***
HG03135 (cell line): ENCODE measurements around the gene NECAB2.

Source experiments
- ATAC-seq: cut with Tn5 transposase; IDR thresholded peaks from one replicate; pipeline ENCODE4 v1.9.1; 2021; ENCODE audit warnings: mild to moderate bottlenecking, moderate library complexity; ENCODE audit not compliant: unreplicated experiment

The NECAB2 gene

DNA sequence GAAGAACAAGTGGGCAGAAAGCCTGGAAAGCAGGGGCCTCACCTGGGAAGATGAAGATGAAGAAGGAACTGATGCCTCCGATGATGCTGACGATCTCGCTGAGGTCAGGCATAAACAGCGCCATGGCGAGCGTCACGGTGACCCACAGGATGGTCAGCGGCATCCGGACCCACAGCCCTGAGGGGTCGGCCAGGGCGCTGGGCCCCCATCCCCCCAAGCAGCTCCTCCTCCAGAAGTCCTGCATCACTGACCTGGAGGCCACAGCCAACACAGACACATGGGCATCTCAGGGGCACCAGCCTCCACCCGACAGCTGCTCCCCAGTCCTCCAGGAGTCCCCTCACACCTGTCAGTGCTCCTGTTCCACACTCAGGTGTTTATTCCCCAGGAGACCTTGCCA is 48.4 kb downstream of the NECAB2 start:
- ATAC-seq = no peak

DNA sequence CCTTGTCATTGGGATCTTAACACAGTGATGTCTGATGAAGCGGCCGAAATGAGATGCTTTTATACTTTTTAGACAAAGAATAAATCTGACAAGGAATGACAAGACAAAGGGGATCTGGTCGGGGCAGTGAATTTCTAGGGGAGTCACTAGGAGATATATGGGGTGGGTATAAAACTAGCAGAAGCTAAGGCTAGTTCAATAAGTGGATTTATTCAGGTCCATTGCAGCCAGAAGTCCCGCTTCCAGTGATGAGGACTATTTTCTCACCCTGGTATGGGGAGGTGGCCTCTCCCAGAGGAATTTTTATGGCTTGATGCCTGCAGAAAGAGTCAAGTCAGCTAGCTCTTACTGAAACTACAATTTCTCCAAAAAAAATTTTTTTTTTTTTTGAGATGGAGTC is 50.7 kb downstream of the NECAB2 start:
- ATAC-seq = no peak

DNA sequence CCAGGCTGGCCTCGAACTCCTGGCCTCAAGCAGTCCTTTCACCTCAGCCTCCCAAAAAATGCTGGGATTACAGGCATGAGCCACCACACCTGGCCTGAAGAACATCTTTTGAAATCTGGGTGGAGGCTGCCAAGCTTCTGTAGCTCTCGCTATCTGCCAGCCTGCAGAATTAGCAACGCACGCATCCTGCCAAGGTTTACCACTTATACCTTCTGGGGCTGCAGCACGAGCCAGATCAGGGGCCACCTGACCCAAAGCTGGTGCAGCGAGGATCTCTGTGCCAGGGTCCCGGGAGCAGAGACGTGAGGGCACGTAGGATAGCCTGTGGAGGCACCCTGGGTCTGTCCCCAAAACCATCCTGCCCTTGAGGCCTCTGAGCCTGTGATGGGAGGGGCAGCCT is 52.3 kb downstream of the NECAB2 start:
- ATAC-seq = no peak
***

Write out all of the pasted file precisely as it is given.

HG03135 (cell line): ENCODE measurements around the gene NECAB2.

Source experiments
- ATAC-seq: cut with Tn5 transposase; IDR thresholded peaks from one replicate; pipeline ENCODE4 v1.9.1; 2021; ENCODE audit warnings: mild to moderate bottlenecking, moderate library complexity; ENCODE audit not compliant: unreplicated experiment

The NECAB2 gene

DNA sequence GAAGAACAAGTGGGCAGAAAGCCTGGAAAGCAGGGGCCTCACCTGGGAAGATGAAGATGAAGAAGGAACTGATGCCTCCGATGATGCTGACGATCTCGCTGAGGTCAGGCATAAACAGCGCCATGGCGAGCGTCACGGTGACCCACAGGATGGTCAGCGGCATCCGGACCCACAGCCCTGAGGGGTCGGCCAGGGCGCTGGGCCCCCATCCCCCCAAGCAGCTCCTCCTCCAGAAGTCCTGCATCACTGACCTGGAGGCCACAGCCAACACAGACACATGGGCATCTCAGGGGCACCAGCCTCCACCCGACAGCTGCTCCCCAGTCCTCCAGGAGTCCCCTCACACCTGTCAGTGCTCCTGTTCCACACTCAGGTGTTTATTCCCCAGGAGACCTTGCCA is 48.4 kb downstream of the NECAB2 start:
- ATAC-seq = no peak

DNA sequence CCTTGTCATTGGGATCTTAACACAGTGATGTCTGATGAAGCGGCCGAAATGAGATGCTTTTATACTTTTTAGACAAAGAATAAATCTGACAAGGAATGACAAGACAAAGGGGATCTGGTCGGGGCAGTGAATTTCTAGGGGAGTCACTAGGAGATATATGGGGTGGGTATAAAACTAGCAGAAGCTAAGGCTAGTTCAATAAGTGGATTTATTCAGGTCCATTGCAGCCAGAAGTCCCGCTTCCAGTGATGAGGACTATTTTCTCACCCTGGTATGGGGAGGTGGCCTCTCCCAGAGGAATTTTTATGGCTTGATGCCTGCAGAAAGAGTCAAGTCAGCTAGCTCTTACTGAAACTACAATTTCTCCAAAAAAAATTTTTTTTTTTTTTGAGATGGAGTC is 50.7 kb downstream of the NECAB2 start:
- ATAC-seq = no peak

DNA sequence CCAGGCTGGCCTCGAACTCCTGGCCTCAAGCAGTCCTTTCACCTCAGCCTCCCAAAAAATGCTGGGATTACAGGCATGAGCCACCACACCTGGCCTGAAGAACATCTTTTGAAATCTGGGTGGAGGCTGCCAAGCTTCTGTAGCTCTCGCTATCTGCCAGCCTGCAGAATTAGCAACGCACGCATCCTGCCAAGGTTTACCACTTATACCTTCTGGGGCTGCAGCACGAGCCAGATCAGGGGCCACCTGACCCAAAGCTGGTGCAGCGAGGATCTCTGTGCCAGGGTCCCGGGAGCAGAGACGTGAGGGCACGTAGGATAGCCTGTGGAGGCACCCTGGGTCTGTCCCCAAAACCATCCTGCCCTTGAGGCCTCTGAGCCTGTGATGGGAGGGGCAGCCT is 52.3 kb downstream of the NECAB2 start:
- ATAC-seq = no peak